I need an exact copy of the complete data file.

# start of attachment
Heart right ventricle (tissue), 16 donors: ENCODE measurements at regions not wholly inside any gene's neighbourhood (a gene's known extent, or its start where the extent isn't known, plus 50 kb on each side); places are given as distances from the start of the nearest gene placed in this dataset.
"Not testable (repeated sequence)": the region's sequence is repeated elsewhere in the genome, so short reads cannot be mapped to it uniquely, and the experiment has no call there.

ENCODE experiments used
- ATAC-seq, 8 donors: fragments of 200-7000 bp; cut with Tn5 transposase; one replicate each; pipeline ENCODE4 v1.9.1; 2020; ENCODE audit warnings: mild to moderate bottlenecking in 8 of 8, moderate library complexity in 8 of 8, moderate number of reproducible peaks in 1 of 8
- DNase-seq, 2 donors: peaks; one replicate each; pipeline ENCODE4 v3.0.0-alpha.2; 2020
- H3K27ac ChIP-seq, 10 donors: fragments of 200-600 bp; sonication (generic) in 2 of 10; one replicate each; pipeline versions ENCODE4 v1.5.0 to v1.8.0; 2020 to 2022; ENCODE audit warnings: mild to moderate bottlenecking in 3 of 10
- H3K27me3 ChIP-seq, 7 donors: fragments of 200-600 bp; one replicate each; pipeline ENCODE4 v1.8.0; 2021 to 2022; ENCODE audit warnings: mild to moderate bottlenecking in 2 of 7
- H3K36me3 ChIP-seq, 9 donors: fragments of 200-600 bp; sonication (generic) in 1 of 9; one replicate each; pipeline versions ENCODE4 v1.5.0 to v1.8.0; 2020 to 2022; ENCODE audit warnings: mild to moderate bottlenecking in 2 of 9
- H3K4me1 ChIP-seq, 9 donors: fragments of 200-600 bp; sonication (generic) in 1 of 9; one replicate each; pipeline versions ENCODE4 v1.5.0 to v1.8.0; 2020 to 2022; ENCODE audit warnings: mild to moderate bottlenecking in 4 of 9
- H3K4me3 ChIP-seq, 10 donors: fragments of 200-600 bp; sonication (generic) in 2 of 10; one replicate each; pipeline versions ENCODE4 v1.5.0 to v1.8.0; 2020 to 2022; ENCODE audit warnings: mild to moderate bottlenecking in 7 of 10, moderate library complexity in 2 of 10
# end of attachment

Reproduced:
Heart right ventricle (tissue), 16 donors: ENCODE measurements at regions not wholly inside any gene's neighbourhood (a gene's known extent, or its start where the extent isn't known, plus 50 kb on each side); places are given as distances from the start of the nearest gene placed in this dataset.
"Not testable (repeated sequence)": the region's sequence is repeated elsewhere in the genome, so short reads cannot be mapped to it uniquely, and the experiment has no call there.

ENCODE experiments used
- ATAC-seq, 8 donors: fragments of 200-7000 bp; cut with Tn5 transposase; one replicate each; pipeline ENCODE4 v1.9.1; 2020; ENCODE audit warnings: mild to moderate bottlenecking in 8 of 8, moderate library complexity in 8 of 8, moderate number of reproducible peaks in 1 of 8
- DNase-seq, 2 donors: peaks; one replicate each; pipeline ENCODE4 v3.0.0-alpha.2; 2020
- H3K27ac ChIP-seq, 10 donors: fragments of 200-600 bp; sonication (generic) in 2 of 10; one replicate each; pipeline versions ENCODE4 v1.5.0 to v1.8.0; 2020 to 2022; ENCODE audit warnings: mild to moderate bottlenecking in 3 of 10
- H3K27me3 ChIP-seq, 7 donors: fragments of 200-600 bp; one replicate each; pipeline ENCODE4 v1.8.0; 2021 to 2022; ENCODE audit warnings: mild to moderate bottlenecking in 2 of 7
- H3K36me3 ChIP-seq, 9 donors: fragments of 200-600 bp; sonication (generic) in 1 of 9; one replicate each; pipeline versions ENCODE4 v1.5.0 to v1.8.0; 2020 to 2022; ENCODE audit warnings: mild to moderate bottlenecking in 2 of 9
- H3K4me1 ChIP-seq, 9 donors: fragments of 200-600 bp; sonication (generic) in 1 of 9; one replicate each; pipeline versions ENCODE4 v1.5.0 to v1.8.0; 2020 to 2022; ENCODE audit warnings: mild to moderate bottlenecking in 4 of 9
- H3K4me3 ChIP-seq, 10 donors: fragments of 200-600 bp; sonication (generic) in 2 of 10; one replicate each; pipeline versions ENCODE4 v1.5.0 to v1.8.0; 2020 to 2022; ENCODE audit warnings: mild to moderate bottlenecking in 7 of 10, moderate library complexity in 2 of 10